We’re taking extreme liberties with the noun, flation. Most established dictionaries won’t tolerate it – nor its sister, the verb to flate. Although, it is such a useful root we felt we had to accommodate it somehow.
Suffixes like ‘in’ or ‘de’ or ‘stag’, when added to ‘flation’ take us into a familiar monetary realm. Deflation represents a real fall in consumer prices. Stagflation relates to persistently high prices and low demand.
Unhelpfully, inflation is classically defined as the condition of being inflated. Consumers know it better as a general increase in prices and a fall in the purchasing power of money. MMPI prefers this definition; Inflation is when you pay €15 for a €10 haircut that cost €5 when you had hair!
Flatus is an intestinal gas and ‘to flate’ means to experience flatus. If you don’t mind, we’ll stick with ‘flation’. Inflation has traditionally run in cycles – sometimes high; other times low. In the past 30 years, that cycle has not materialised. Inflation has stayed low. Interest rates have turned negative. Why?
Many cynics believe that the figures for inflation are deliberately manipulated to dilute wage claims and social welfare pay-outs. Those less cynical still see worrying aberrations in the numbers that are not reflected in the price increases witnessed on the ground.
There are two primary types of inflation. Cost-push inflation where there is an unexpected dislocation in the supply of goods; thereby, pushing up prices. Demand-pull inflation where there is a surge in demand for goods (usually accompanied by buoyant employment levels). Neither can be anticipated with any certainty, although, economists do have signals that help them predict likely inflation levels. For example, natural disasters might restrict the supply of an important commodity or affluent economic conditions might influence consumers to spend more. Both are good indicators of potentially higher inflation.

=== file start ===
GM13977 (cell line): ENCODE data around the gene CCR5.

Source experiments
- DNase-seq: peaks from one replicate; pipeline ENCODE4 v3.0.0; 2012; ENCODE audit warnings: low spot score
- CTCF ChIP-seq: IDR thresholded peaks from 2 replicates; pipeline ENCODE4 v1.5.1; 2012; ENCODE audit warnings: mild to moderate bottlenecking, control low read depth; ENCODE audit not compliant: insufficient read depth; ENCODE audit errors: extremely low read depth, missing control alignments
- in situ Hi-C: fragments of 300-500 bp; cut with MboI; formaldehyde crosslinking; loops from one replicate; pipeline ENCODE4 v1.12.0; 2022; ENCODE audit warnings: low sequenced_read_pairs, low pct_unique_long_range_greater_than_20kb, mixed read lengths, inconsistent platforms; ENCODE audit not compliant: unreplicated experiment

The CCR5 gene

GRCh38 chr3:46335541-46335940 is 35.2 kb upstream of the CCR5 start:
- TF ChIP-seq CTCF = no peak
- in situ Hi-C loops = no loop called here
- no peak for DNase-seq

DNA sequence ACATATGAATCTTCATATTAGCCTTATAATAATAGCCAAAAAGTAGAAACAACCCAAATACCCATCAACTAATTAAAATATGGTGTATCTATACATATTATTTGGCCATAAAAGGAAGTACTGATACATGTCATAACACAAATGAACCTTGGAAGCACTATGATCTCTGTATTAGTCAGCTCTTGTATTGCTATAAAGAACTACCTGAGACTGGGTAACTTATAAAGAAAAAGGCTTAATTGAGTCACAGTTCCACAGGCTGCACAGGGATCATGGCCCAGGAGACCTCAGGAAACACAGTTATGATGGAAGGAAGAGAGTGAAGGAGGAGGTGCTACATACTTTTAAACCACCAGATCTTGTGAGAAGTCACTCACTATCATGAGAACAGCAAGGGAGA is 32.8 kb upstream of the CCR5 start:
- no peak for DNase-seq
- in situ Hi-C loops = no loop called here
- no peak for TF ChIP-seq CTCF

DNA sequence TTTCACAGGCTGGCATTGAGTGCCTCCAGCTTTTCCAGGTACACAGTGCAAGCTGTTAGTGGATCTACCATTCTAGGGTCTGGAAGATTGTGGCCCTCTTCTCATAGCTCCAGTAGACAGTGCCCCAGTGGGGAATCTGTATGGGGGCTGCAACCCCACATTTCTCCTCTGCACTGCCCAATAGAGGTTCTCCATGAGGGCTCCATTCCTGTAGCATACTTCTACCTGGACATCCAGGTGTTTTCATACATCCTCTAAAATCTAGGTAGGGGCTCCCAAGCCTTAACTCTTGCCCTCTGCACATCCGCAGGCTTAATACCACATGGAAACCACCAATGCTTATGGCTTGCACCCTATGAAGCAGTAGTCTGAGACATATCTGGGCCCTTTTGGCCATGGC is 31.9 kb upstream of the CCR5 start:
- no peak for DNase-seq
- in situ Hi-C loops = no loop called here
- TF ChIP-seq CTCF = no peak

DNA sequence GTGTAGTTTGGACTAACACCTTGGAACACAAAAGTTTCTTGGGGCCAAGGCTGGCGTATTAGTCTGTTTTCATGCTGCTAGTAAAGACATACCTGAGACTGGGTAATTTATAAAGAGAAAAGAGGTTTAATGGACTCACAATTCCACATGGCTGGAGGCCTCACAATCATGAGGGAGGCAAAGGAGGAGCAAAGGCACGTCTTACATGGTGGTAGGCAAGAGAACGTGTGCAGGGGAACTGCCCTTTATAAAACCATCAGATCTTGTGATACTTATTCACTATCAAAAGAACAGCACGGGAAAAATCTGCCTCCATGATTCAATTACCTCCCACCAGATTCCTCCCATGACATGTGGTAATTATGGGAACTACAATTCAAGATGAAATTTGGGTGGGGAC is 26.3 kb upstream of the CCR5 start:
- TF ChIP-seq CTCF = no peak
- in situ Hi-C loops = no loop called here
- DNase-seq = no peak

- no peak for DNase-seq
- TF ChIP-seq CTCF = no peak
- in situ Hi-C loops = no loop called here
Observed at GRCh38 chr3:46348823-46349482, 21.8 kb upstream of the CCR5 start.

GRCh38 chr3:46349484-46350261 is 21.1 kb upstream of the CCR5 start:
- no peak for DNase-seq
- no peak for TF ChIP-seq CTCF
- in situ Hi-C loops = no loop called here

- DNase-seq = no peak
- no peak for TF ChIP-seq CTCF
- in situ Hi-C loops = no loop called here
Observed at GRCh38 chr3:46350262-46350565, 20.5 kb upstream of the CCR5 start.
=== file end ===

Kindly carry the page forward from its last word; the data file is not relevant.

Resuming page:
Central Bankers usually respond to higher-than-needed inflation by raising interest rates to dampen down demand. While a little inflation is a very positive driver of economic activity, rampant inflation can be devastating. The sweet spot has long been seen as an annual inflation rate of 2% – and many governments have this target stitched into their strategic objectives. But that tradition arose when interest rates were much higher. A troublingly low interest-rate environment is a fresh challenge to definitions of inflation.
The latest forecasts from global Central Banks suggest that they are fairly unruffled by the current economic environment. Despite the very high levels of financial stimulus being artificially added to the equation, they do not envisage a resurgence in inflation. This is encouraging. These people seem to know what they are talking about – but they cannot predict the future!
Tánaiste Varadkar and others have weighed into the conversation by suggesting that enormous borrowings at current interest rates are just about tolerable but will prove unsustainable when interest rates rise. At one level this is sensible rhetoric, but it conflicts with Central Bankers. It might be better to follow the money. Bond yields are rising!